Who doesn’t love a success story? Many of us turn to magazines, television, film and even family or friends for those inspiring tales of triumph – especially as women and especially when we need a boost when the going gets tough. South Carolina’s first female governor, Nikki Haley, is a fine example of one such success story – not just for women but also in the field of public service. Haley, who has been in office since 2011, is consistently in the spotlight thanks to her candor. Whether you tend to vote Republican or Democrat, it’s hard not to give her credit for being a strong woman.
Mount Pleasant Magazine caught up with Haley for a few questions during her visit to East Cooper for the Volvo Car Open in April. She was happy to share her opinion that “women bring a lot to the table” in both business and politics.
Mount Pleasant Magazine: Describe what or who first piqued your ambition as a child or young girl.
Gov. Haley: I started doing the books at age 13 for our family business – then I realized in college that wasn’t necessarily ordinary. [laughs.] At 13, I learned the value of a dollar. My family knew not to celebrate on occasions we had money because sacrifice would come again. My parents also told me that whatever you do, be great at it and to make sure people remember you. Because of them, I understood the concepts of service and hard work. There wasn’t one day that they didn’t tell me we were lucky to be in this country and to have opportunity.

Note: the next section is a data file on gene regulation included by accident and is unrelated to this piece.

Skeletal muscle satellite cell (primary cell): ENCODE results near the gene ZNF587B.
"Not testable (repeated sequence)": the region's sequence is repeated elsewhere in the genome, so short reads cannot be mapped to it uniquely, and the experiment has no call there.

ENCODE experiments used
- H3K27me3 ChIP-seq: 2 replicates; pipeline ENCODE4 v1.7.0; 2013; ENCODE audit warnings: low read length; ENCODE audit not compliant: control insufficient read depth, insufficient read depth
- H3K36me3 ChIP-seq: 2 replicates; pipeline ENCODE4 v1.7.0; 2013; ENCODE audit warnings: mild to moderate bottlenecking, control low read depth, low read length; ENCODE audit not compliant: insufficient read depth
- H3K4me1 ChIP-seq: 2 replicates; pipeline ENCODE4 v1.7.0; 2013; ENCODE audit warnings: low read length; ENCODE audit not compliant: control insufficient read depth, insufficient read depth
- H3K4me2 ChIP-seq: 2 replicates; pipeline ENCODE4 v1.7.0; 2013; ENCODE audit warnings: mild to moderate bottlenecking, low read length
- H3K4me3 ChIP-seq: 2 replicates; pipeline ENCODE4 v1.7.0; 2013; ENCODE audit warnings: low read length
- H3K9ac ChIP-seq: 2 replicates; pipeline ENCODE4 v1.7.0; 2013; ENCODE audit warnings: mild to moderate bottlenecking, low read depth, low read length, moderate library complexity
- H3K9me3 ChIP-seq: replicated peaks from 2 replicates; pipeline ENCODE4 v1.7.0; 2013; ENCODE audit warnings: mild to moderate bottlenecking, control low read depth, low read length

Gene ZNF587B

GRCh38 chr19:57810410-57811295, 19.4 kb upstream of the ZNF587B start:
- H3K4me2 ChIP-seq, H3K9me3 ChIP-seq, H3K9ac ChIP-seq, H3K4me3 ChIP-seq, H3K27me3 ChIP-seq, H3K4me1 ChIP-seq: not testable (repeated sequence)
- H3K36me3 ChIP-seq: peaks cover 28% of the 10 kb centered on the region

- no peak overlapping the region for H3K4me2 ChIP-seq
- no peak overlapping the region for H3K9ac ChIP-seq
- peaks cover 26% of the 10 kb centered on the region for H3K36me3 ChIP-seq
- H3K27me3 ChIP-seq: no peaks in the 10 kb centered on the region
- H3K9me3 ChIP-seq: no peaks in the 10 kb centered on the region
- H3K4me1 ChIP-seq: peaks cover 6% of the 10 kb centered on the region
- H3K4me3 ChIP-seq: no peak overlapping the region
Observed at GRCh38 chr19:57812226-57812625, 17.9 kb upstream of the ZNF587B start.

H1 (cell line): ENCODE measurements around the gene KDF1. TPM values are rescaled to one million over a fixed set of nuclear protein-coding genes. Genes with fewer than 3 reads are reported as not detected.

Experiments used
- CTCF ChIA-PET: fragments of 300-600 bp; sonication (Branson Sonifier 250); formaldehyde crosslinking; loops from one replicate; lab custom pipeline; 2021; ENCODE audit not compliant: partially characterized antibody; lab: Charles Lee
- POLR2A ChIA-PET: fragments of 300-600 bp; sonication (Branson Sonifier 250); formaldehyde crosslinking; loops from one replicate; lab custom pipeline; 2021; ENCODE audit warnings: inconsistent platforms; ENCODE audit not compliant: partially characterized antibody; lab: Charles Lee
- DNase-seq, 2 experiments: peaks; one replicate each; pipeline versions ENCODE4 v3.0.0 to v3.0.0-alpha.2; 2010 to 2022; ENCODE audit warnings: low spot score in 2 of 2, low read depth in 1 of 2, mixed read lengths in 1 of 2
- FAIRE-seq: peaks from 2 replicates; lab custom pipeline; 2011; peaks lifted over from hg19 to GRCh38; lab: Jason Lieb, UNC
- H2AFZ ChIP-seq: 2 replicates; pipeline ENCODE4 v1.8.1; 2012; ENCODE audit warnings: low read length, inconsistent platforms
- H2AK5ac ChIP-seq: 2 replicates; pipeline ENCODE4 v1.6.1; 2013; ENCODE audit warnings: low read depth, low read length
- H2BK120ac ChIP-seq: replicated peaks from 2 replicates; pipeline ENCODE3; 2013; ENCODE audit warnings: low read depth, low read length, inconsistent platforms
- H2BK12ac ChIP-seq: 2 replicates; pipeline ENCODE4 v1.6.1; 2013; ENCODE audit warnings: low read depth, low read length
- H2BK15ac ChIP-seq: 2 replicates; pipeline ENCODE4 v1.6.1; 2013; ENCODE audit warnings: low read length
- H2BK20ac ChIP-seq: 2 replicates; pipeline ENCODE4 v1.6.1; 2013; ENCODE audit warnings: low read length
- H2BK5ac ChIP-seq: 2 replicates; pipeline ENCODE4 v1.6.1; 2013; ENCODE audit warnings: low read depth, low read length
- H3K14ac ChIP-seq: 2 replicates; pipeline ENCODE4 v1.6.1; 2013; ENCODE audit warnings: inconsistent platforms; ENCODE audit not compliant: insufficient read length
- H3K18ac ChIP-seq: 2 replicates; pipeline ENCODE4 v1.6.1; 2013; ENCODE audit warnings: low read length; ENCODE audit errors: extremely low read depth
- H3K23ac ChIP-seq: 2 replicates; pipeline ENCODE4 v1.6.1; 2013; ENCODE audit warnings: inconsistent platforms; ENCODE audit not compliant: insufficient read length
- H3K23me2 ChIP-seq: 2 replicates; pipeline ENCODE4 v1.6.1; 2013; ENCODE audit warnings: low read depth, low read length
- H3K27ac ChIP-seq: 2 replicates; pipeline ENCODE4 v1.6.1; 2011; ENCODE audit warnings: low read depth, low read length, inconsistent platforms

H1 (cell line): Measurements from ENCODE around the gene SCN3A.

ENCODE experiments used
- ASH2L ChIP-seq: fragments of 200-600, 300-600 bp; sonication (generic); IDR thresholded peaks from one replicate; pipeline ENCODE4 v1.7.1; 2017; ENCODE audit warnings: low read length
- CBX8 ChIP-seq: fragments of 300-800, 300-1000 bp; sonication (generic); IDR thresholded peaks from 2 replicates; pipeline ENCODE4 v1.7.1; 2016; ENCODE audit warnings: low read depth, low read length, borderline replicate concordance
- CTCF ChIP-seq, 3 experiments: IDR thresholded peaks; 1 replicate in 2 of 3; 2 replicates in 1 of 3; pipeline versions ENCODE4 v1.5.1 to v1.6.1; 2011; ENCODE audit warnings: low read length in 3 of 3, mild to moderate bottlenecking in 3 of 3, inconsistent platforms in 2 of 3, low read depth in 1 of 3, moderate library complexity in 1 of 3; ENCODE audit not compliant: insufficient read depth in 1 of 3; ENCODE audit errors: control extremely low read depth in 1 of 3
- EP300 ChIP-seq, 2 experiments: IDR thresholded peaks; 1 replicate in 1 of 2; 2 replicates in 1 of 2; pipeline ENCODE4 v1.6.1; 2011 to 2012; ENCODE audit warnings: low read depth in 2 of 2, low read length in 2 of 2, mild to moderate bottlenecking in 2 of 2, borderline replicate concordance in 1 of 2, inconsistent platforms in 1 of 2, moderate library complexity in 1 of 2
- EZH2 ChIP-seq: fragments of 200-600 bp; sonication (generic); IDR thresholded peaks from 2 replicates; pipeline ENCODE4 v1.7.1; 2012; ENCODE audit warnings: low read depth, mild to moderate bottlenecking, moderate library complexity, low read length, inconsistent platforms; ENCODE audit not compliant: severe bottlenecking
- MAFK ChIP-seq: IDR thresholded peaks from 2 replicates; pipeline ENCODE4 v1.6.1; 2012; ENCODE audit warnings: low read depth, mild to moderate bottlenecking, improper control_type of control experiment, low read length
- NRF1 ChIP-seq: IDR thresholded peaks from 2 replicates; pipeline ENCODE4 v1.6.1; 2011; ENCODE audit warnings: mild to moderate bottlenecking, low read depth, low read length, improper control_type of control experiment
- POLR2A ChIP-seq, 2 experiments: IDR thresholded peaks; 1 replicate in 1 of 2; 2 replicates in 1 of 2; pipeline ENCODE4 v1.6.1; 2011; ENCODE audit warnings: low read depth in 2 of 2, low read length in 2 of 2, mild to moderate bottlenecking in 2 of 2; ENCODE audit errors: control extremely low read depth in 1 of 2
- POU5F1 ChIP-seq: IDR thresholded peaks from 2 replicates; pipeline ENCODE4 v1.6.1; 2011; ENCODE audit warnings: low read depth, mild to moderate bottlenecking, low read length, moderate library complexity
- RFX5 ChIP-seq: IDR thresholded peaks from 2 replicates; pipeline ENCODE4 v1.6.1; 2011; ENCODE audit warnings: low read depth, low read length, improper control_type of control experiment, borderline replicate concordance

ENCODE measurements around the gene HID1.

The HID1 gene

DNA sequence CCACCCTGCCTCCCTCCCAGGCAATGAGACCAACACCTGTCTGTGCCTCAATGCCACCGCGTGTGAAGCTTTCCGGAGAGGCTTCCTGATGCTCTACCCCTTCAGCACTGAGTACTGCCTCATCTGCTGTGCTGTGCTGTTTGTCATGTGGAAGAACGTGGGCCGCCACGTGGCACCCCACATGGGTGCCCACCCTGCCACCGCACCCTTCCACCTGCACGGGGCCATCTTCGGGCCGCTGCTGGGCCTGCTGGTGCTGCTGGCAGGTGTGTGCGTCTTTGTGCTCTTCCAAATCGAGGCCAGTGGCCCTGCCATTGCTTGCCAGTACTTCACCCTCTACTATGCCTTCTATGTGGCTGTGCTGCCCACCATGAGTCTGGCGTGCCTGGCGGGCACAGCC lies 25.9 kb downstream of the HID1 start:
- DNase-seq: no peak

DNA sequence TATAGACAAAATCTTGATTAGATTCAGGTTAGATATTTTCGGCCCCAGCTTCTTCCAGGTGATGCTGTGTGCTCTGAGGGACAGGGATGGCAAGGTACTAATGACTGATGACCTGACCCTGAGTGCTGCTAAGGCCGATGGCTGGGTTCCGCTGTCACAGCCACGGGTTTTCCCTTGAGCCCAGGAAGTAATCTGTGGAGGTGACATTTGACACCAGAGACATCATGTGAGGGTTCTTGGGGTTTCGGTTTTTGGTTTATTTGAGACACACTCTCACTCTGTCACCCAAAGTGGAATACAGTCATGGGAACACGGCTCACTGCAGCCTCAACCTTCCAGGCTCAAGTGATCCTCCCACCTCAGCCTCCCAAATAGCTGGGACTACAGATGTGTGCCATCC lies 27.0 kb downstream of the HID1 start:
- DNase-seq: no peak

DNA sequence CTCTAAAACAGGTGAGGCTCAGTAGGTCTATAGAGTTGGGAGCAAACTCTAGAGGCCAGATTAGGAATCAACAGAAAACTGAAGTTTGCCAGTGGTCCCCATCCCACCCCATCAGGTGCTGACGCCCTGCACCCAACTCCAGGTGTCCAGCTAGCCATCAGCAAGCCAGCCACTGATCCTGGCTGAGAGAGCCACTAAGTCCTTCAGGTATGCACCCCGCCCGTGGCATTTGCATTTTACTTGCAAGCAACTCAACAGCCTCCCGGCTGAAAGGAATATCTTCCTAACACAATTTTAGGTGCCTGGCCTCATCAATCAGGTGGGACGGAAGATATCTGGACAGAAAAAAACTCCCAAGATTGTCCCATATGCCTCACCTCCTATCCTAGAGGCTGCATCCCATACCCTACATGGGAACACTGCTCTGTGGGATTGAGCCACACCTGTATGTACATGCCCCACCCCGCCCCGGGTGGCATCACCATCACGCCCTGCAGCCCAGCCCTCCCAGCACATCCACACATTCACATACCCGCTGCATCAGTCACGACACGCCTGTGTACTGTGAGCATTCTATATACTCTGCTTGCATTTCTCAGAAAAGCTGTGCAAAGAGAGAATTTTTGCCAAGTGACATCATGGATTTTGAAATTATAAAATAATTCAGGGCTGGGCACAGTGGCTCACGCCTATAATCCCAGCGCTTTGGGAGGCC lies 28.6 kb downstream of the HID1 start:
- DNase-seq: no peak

MPM: Did you face discouragement during your younger years? How did you overcome it?
GH: We were Indian, and we were looked upon as being different. Growing up was hard. I didn’t fit in anywhere racially. But our parents stressed the idea of unity and to find similarities with others, not differences. I still believe in that concept, to unite and not divide.
MPM: What is your background? What gigs during the early years helped you?
GH: I had great jobs. I did my parents’ accounting, then I was assistant to a chiropractor while I attended Clemson. Then I did an internship with Liberty Insurance’s Audit Department. I learned to understand numbers through that experience – and I learned to understand people through working with the chiropractor. Today, as governor, I deal both with people as well as benchmarks and goals.
MPM: What was your first experience with public service, and what impression did it leave?
GH: I was not interested in politics in high school or in college. But I did notice, through the family business, how many of our dollars the government was taking. And I became interested. Once I ran for office, the only option was to win. I remember knocking on doors with the kids in the back seat, getting to know the district.
MPM: What advice do you have to offer our readers who are considering public service or simply pursuing a personal dream?
GH: Two things: We need women as leaders and as public servants. Women bring a lot to the table. When you feel fear, push through it and realize how strong you are. And trust your gut. Never second-guess yourself.
By: Denise K. James